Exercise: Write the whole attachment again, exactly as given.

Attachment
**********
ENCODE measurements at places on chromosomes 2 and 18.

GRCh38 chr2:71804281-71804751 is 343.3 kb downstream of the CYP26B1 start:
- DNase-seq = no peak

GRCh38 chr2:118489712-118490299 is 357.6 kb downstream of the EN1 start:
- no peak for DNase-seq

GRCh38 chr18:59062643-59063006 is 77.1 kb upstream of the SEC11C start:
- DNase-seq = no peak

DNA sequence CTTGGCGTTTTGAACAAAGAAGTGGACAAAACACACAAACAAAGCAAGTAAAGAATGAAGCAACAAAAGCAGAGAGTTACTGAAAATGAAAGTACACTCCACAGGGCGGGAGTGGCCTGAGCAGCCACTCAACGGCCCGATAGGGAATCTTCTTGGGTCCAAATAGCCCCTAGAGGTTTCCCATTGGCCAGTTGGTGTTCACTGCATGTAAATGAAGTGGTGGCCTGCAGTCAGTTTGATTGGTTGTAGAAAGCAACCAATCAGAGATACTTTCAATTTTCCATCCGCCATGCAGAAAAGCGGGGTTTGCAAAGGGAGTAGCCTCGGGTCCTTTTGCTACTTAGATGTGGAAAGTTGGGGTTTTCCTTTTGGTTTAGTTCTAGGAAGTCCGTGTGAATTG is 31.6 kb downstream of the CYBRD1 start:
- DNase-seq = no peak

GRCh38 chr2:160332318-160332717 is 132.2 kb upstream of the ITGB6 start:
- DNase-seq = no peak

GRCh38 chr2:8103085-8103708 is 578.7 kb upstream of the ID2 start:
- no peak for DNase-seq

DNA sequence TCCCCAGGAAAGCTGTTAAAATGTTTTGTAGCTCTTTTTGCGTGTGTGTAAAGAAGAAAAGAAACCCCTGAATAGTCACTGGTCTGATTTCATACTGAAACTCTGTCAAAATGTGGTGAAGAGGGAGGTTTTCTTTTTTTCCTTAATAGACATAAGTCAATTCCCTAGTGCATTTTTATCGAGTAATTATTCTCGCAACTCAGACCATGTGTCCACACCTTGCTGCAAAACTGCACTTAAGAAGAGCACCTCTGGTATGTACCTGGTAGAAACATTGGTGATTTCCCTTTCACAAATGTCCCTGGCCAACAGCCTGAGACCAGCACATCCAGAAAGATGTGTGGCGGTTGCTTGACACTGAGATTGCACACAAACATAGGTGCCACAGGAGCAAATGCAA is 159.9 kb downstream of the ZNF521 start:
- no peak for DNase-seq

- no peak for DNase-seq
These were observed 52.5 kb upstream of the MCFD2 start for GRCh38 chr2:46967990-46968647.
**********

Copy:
ENCODE measurements at places on chromosomes 2 and 18.

GRCh38 chr2:71804281-71804751 is 343.3 kb downstream of the CYP26B1 start:
- DNase-seq = no peak

GRCh38 chr2:118489712-118490299 is 357.6 kb downstream of the EN1 start:
- no peak for DNase-seq

GRCh38 chr18:59062643-59063006 is 77.1 kb upstream of the SEC11C start:
- DNase-seq = no peak

DNA sequence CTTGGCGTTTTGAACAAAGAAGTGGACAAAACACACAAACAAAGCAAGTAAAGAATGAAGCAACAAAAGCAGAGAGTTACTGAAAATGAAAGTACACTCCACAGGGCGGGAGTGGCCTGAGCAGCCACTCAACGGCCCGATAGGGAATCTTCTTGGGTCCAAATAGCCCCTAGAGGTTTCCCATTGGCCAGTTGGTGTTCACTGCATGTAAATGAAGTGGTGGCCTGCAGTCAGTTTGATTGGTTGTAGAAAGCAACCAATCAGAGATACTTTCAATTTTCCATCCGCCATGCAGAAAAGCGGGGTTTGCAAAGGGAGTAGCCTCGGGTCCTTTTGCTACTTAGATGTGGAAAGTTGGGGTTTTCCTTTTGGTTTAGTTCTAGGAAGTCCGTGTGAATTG is 31.6 kb downstream of the CYBRD1 start:
- DNase-seq = no peak

GRCh38 chr2:160332318-160332717 is 132.2 kb upstream of the ITGB6 start:
- DNase-seq = no peak

GRCh38 chr2:8103085-8103708 is 578.7 kb upstream of the ID2 start:
- no peak for DNase-seq

DNA sequence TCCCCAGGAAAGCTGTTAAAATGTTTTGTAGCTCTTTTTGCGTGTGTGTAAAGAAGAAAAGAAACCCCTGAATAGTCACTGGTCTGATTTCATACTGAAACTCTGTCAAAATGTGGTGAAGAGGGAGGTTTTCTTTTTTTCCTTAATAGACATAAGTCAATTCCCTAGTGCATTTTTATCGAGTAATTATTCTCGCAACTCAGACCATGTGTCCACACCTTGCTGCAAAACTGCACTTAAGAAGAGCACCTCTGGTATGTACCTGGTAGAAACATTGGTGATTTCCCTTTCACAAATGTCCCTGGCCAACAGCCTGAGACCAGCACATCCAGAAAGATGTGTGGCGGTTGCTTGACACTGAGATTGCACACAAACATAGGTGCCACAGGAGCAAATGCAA is 159.9 kb downstream of the ZNF521 start:
- no peak for DNase-seq

- no peak for DNase-seq
These were observed 52.5 kb upstream of the MCFD2 start for GRCh38 chr2:46967990-46968647.